Jul 19, 2009

A day out with the RSPB...its not all birds!

Its funny the range of things you can get involved with volunteering for the RSPB. Over seven days I have helped out with two guided walks, some goose ringing. And on Thursday a day surveying flowers. Last week volunteers were asked if they wanted to go to the North Hill reserve on the island of Pappa Westray…which will be referred to as Pappy from now on..To help in the annual survey of the Primula Scotica colony on Foul Craig. I was all up for it even with an extra early start for the Westray boat. A dozen or more of us (I never counted) gathered on the pier and embarked with the ferry only to sail strait in to thick fog that was to last the whole crossing.The sea was smooth as glass as we sailed along in a bubble of visibility. Gannets and auks quietly moved through out field of vision whilst cries of herring gulls and terns betrayed their presence deeper in the murk. All to soon we were at Westray with me missing the only fin to be see that day!!

A small buss with the cheeriest driver in the isles whisked us to the village pier where we boarded the Golden Mariana for the short crossing to Pappy.

Heading from the pier the mists were rolling back up the hill sides. The sun now powered through soaking us and the village in warm light. A perfect summer Sean.
Reaching the Pappy pier we are soon ashore and being introduced to Lorna the Pappy warden. Pleasantries done we are whisked away to the north end of the small island where we are to count. Its my first visit to Pappy and the more I see of it the more I would like to get out and explore it….never mind another day.

It was a short walk to Foul Crag area of the North Hill reserve. Its on this expanse of maritime heath land that the Pimuls Scotica thrive. We discard our bags with their redundant extra clothing and water proofs and head off to inspect Primula samples so we are sure to recognise what we are looking for. With the recognition sorted we have a quick cuppa and fortified by first of an unending line of home baked cake we are off to work..
The area to be surveyed is marked out in a series of meter wide lanes. We thank these two apiece and work from end to end until we meet. The recording goes like this… plants with out flowers, Plants with flowers, plants with seeds, and seedlings. We are soon all moving along on hands and knees looking hard and finding little. It seems the dispersal of the plants can be described as particularly abundant locally. Soon enough some worked their way in to a large patch and the counting began in earnest.
With each lane finished we waited for the last one whilst eating more excellent cake. The grid done we walk it over to the next bit and re peg it. A quick check of its position and its on with the counting.

Layers of clothes begin to come off as we work. A warm sun and the faintest of sea breezes cause a passing round of the sun block and insect repellent. The short growing maritime heath land exudes warm air from its micro climate as we squash it on out hands and knees. There is a wealth of diversity in the heath land with sedges, grasses. Plantains, Crowberries and roe berries(I think) and all manner of flowering plants. The crowning glory of it all being the rare beautiful and diminutive Primula Scotica . We crash on doing grid after grid. With conversations going on all over interposed with the occasional friendly banter the day soon passes and before we know it we are breaking for dinner. At this point I find I have forgotten my piece box in the fridge at home. I feel a right div compounded by my earlier divines in forgetting to put an money in my pockets this morning. Some one took pity on me and shared a roll so I had that(thanks) and some more delicious cake. And was as they say repeat.. I keep mentioning the delicious cake and that’s because the offer of all the cake you could eat was a sweetener in the original email we received. Lorna had been even better than here word and we were faced with a mountain of her tasty home bakes. They were appreciated by all!! So lunch was enjoyed in the company of Arctic Skuas Bonxies and low flying Arctic Terns returning to their colony with food. It was all to pleasant to endure so we moved back to recording. The day continued and the weather never faltered. With more grids completed we eventually arrived at the finishing point. A job well done. The total sheets were collected for later collation and we quickly cleared away all evidence of our presence there. Timings couldn’t have been better and we were met by our transport as we left the reserve, good buys said we were off for the boat to Westray and after a short journey in the company of the cheeriest driver in the isles we on the ferry to Kirkwall. It was a superb journey home if like me you like smooth water I even managed to scrounge a couple of quid and had a bacon sarnie to break the journey. All in all it was a really pleasant day and we had found just under 8500 plants i here. Well worth it.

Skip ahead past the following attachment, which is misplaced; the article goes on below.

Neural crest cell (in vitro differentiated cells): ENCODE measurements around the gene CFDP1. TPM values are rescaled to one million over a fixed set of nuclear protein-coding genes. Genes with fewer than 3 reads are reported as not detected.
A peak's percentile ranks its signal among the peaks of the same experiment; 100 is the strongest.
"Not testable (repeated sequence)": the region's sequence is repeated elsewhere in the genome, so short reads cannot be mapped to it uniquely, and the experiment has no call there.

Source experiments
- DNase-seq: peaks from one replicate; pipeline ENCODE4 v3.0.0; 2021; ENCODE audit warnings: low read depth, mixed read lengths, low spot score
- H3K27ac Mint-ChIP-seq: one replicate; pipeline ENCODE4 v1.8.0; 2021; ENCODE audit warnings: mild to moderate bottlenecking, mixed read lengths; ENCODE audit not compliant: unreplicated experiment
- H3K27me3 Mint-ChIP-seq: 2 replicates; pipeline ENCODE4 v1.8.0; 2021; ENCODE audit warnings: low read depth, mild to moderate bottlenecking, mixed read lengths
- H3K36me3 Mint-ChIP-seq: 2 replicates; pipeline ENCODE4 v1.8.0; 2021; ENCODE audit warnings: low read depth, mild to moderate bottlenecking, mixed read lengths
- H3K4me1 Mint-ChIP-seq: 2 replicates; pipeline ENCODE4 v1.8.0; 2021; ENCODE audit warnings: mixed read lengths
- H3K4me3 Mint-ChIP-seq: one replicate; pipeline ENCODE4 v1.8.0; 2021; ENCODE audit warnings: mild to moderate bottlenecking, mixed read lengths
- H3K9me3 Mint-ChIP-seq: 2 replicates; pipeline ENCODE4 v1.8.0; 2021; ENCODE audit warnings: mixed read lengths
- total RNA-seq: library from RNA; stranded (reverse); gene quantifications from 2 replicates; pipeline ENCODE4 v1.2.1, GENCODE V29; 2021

This was just another day volunteering with the RSPB each day you help out may be different it may be the same but they are all worth while. If you are not a member why not join! If you are a member why not volunteer all sorts of help is needed at various times and you don’t need to be some sort of expert birder to participate…Think about it you could be out there enjoying it as well!!

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